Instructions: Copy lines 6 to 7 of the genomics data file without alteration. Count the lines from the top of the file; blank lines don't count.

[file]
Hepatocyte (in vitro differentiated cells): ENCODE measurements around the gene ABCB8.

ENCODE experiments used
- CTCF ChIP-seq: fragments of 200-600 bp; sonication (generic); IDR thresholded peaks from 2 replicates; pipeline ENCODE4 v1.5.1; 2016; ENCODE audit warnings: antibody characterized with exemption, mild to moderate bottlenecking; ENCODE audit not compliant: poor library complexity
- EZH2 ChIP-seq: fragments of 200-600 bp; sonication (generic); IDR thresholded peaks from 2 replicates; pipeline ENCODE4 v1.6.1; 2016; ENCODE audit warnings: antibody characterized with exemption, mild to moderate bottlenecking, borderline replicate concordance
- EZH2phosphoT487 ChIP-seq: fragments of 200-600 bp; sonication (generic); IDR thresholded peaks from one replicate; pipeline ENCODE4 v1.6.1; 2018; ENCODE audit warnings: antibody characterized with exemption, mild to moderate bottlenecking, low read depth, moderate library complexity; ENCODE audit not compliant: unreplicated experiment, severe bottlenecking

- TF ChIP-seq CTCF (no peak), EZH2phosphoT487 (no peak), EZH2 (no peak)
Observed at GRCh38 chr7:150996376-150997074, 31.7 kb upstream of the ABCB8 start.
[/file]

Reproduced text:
- TF ChIP-seq CTCF (no peak), EZH2phosphoT487 (no peak), EZH2 (no peak)
Observed at GRCh38 chr7:150996376-150997074, 31.7 kb upstream of the ABCB8 start.